Towering over the central core of Hamilton and Mainland Streets' heritage buildings, most of the other architecture in Yaletown is newly built on the old derelict yards, the vast majority in a contemporary glass and concrete high-rise style.[3]


The 888 Beach community

The 888 Beach development comprises an entire city block with three towers and a number of townhouses surrounding a central courtyard with gardens and a European style reflecting pool. At the north west corner, Beach Tower rises 33 stories from the highest elevation on the site. Diagonally opposite and several levels lower, Ocean Tower rises 18 stories, maximizing the views from both towers. The eight story Garden tower in the north east corner rounds out the complex. The Courtyard residences create an attractive enclosure framing and protecting the site.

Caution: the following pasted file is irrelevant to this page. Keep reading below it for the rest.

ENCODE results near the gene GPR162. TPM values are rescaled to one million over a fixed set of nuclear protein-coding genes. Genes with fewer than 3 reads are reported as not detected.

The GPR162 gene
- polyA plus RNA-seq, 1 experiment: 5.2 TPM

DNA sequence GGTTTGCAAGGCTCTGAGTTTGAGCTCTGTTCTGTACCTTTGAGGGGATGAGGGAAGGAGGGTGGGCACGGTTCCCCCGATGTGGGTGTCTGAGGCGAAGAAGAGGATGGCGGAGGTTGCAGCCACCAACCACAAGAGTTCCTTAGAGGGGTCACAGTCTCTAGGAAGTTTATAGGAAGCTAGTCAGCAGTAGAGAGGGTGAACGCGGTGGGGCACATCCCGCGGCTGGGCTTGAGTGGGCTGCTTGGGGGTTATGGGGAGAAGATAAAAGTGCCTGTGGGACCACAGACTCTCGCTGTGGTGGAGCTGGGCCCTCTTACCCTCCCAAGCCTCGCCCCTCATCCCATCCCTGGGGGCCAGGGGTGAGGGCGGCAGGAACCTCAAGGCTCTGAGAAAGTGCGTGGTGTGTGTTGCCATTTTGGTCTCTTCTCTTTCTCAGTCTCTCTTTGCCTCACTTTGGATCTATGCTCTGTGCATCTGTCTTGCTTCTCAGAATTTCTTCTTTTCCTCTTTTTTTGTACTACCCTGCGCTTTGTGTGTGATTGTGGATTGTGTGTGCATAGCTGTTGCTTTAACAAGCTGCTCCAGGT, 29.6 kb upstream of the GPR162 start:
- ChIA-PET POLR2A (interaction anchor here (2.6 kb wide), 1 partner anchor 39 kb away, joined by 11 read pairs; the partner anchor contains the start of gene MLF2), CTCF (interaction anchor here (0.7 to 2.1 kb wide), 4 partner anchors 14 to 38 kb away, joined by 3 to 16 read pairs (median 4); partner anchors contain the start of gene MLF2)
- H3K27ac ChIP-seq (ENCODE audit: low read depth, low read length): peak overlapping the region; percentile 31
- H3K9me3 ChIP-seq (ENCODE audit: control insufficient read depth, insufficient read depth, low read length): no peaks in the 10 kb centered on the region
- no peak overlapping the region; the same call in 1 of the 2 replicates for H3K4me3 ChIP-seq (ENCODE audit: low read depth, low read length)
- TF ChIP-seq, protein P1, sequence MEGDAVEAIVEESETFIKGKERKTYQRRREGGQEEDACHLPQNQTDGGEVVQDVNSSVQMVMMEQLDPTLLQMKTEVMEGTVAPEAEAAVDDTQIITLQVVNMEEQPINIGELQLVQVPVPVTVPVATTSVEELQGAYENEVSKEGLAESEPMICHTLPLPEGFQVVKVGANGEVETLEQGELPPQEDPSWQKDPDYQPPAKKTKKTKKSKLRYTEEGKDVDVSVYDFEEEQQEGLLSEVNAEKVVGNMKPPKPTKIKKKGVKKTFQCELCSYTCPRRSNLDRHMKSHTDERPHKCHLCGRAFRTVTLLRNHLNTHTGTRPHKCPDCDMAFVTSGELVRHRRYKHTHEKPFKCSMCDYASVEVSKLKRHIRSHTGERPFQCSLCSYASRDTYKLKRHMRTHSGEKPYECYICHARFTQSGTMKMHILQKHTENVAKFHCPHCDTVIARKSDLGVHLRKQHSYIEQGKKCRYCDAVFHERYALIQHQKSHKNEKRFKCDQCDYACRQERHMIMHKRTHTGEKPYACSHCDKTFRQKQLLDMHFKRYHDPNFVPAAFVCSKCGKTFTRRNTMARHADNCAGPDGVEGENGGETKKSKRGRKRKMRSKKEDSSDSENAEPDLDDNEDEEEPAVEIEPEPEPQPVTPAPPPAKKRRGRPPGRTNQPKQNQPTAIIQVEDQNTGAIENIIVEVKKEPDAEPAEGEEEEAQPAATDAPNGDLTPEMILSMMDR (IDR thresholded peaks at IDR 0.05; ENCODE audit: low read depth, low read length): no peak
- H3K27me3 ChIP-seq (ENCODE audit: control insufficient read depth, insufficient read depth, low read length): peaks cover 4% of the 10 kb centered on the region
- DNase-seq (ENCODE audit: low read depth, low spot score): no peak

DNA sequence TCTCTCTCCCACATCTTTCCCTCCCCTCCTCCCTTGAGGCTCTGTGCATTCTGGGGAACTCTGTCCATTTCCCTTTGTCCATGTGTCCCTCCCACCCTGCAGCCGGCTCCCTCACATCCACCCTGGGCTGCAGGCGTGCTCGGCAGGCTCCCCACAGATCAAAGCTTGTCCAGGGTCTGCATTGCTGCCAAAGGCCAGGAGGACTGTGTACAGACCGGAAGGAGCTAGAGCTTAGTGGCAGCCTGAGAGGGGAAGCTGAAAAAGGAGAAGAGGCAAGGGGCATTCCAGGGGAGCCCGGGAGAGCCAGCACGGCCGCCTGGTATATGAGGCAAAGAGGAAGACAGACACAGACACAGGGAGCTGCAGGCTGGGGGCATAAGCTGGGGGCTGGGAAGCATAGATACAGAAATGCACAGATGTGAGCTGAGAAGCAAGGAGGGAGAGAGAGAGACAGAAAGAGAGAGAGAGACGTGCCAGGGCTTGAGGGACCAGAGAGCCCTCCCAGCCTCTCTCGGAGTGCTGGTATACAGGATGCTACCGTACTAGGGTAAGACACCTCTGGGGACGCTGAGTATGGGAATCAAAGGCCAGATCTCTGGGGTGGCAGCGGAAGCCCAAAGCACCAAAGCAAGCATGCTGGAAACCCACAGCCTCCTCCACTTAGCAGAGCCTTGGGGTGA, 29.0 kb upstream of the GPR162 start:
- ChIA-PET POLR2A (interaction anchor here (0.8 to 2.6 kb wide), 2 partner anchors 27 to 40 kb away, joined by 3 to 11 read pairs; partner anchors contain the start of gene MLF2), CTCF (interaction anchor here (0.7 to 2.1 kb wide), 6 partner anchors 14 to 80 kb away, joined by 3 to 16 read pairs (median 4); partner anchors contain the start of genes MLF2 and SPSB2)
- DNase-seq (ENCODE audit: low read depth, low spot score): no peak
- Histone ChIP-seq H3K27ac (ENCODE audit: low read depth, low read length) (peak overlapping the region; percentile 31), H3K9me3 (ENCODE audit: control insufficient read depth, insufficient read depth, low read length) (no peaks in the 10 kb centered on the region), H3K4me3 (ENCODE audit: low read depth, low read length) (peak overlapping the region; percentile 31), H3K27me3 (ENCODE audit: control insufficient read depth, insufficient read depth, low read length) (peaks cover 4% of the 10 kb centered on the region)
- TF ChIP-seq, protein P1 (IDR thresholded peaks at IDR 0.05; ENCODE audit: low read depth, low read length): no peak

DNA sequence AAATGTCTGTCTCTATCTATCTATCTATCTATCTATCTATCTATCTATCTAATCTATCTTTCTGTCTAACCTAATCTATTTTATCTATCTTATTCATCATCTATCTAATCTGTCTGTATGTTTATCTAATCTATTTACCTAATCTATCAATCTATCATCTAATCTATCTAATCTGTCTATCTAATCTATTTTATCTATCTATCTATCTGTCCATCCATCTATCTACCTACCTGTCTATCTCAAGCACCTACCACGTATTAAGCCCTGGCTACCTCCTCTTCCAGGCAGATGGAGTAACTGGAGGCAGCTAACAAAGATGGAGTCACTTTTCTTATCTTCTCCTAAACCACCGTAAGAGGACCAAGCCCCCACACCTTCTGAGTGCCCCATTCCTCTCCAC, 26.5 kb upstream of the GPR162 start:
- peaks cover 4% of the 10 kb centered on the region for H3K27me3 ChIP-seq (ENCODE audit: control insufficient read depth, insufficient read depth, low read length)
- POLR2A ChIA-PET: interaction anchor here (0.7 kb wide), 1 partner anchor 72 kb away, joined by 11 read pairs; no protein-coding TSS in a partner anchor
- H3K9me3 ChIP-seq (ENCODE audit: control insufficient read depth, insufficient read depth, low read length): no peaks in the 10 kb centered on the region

Both Beach Tower and Ocean Tower make use of composite construction methods while the smaller Garden Tower was built of concrete. Windows are double glazed tinted aluminum , solid core slab doors are used throughout, suites feature wiring for in-suite security systems and balcony floors finished with imported porcelain tile. Buildings all have underground parking.

With only two or four residences on each floor all Ocean tower suites are corner suites. Two high speed elevators spirit residents to their floors. Beach Tower sports four to six suites per floor and is serviced by three elevators.